Outgoing National Institutes Of Health Director Tells Americans To Focus On Covid As The Real Enemy 

“I get upset because people point to anecdotes of somebody who got sick even though they had been vaccinated and say, ‘There, you see, it doesn’t work,’ That’s way too simplistic,” said Dr. Francis Collins on his last day as director of the National Institutes of Health. 

Around 50 million Americans still haven’t received even their first dose of Covid-19 inoculation, and with the omicron variant causing a major surge in new cases throughout the US, Collins made his frustration in those still refusing to get vaccinated evident. 

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“How did that happen? How did we get all of this so mixed up with social media, misinformation, and political insertion into the discussion? This is the thing for me on my last day as NIH director that I find particularly frustrating.”

An investigation performed by NPR revealed that vaccination rates are substantially lower in US counties that were in support of former president Donald Trump. Individuals living in counties that had a 60% or higher approval rating for Trump are three times more likely to die from Covid-19 due to the lack of inoculations. 

“We’ve got to remember, Covid is the enemy. It’s not the other people in the other political party. It’s not the people on Facebook who are posting all sorts of crazy conspiracies. This is the enemy,” Collins exclaimed.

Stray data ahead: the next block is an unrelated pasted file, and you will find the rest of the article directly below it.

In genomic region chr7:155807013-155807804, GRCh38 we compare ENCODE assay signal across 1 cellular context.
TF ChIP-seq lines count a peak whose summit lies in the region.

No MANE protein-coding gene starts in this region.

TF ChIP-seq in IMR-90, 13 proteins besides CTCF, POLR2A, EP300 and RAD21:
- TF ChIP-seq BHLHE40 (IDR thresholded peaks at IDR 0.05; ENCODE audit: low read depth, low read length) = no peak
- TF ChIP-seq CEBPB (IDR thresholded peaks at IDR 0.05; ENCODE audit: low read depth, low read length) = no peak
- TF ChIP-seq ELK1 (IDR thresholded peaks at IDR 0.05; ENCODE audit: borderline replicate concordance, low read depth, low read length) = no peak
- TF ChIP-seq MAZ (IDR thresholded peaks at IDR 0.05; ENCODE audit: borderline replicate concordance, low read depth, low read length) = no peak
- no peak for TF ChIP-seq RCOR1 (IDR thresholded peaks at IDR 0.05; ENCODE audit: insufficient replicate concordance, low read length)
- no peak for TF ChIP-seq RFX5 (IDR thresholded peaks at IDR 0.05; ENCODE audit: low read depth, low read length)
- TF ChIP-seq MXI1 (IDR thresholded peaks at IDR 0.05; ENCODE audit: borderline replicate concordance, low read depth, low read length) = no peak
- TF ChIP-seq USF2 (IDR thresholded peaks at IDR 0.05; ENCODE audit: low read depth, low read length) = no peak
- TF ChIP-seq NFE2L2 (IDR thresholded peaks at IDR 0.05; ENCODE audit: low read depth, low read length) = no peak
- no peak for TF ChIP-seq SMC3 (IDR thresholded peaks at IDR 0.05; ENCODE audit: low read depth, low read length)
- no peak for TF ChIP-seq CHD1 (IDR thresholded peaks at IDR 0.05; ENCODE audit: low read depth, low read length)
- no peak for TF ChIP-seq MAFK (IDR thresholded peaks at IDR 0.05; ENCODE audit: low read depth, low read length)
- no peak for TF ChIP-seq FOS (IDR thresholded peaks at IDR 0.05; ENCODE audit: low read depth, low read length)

“We in this country have somehow gotten all fractured into a hyper-polarized, politicized view that never should have been mixed with public health. It’s been ruinous and history will judge harshly those people who have continued to defocus the effort and focus on conspiracies and things that are demonstrably false.”

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Collins also warned that with its dozens of mutations, “the omicron variant has the properties to potentially be evasive of the vaccines. I urge the 60% of Americans who are eligible for a booster shot but haven’t gotten one to take action.”

Dr. Anthony Fauci spoke to the media this week as well, explaining that the omicron variant is particularly concerning because of its “extraordinary transmissibility. It has a ‘doubling time’ of just 2-3 days. That’s the time it takes for the number of coronavirus cases to double.” 

Data from South Africa, where the omicron variant first emerged, shows that it leads to less severe symptoms and does require less hospitalization, but that could also be due to the fact that “South Africa’s population has so much experience with prior infections that it might be underlying immunity that’s making it look like it’s less severe.”

“And even if omicron does turn out to be less severe than delta, the sheer number of expected omicron infections is likely to overcome the “slight-to-moderate diminution in severity. U.S. hospitals are going to be very stressed with people,” Fauci said.